In week one, I immediately found myself interested and alert as I tried to absorb as much as possible from Examined Life. It was difficult to find a balance between taking as many good notes as possible, with making sure not to miss anything these eight philosophers had to say. I took to heart many of the thoughts and ideas that were shared throughout the film. The first that struck a cord with me was that it is not necessary to find meaning. At first that sounds contrary to philosophy at its core, because I find that is usually what we ponder; the meaning of whatever it is we are thinking, doing, or discussing. I realized that sometimes it is fine for things to just be, and not know why. Much of the film has to do with how we think, and what we do in private. Collectively, through these moral and ethical acts (or lack of them) we can impact the public. Also by sharing these thoughts and concepts with the public in the documentary, it can affect our thoughts and actions in our private lives; I know it has at least for myself.
One of the earliest topics in the film that I took note of was the ethics of certain matters, in a way that I had never considered before. The first, was the ethics of how we spend our money. An analogy was proposed by Peter Singer, who said he had asked many people this philosophical question in the past, and always gets the same answer. The question is, at its root, if you could save a child from drowning, with no risk to your own safety, but you would ruin your nice pair of shoes, would you do it? This is what I call a no-brainer. Nearly all would save the child, myself included. In turn, one would be out the cost of those nice shoes. However, Singer's point is that one could take the cost of those shoes beforehand and donate it to certain charity's who could potentially save the lives of one or more children. This, though, is not something most people consider before they spend their money. I had never thought of this, and I believe that analogy could encourage many people to reconsider the ways in which they spend their money, and to donate more. This goes hand in hand with another concept that was later discussed; we have a moral obligation to help, just as we have an obligation to do no harm. I have always considered myself as ethical and moral, but I have done so in a passive way. I appreciate having a different perspective to consider.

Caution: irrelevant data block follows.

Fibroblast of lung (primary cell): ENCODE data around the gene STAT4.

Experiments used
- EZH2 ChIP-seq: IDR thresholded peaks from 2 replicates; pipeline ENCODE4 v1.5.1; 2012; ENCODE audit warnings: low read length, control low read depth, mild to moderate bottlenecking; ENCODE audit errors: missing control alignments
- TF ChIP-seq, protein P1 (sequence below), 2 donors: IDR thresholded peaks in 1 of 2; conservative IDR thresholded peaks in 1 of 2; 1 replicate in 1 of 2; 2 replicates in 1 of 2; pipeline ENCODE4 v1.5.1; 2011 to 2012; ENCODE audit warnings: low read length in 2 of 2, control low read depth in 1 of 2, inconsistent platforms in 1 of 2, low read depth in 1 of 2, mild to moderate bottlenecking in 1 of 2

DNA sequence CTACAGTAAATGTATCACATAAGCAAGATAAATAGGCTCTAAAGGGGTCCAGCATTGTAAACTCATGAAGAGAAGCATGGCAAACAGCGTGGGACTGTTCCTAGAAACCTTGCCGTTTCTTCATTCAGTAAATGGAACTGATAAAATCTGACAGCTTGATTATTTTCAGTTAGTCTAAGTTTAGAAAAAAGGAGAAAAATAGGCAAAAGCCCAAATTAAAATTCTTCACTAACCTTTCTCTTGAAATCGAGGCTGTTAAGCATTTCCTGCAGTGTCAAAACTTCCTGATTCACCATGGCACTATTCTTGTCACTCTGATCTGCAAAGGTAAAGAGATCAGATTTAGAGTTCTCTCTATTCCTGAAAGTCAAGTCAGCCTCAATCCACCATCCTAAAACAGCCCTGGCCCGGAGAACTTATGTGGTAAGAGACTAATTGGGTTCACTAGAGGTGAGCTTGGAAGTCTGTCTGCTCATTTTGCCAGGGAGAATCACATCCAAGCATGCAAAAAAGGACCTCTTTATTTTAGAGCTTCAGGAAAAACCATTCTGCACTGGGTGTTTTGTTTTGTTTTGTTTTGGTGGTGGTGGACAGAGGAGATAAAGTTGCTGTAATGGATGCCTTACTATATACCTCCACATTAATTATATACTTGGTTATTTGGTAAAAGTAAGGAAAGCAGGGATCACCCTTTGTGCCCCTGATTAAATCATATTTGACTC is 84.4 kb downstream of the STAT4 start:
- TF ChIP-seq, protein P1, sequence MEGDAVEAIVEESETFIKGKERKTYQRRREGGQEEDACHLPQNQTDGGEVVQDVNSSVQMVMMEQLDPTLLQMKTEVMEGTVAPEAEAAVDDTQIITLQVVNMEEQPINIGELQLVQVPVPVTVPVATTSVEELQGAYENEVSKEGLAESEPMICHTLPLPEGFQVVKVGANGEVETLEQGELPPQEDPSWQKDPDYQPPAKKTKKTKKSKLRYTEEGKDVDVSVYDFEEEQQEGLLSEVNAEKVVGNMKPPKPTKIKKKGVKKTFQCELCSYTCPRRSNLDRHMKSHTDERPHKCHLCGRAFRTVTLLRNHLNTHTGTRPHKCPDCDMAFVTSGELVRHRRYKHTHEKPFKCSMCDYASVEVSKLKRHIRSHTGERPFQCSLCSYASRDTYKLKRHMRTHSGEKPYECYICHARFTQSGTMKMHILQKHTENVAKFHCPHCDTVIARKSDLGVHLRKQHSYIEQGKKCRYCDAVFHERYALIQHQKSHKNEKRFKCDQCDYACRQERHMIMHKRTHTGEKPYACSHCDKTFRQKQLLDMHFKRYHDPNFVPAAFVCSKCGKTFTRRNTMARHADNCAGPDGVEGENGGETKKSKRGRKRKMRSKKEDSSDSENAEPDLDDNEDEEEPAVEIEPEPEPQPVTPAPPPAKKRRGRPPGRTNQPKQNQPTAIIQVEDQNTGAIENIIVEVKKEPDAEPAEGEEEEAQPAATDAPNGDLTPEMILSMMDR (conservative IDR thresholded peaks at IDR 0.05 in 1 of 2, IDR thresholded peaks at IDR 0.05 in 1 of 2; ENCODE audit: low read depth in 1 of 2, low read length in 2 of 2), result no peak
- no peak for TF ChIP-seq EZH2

The other ethical concern that grabbed my attention was that of using animals as we see fit. I am not a vegetarian or vegan, and while I do see why some choose to be, I had never considered becoming one myself. The way it was brought up in the documentary however, was very convincing to me. What gives us the right to do consume the flesh of other living creatures just because we have the power to do so? If I weren't raised as a meat eater, I don't believe I would have ever had the desire to hurt, kill, or eat animals.
One of my favorite parts, was when the meaning of life was...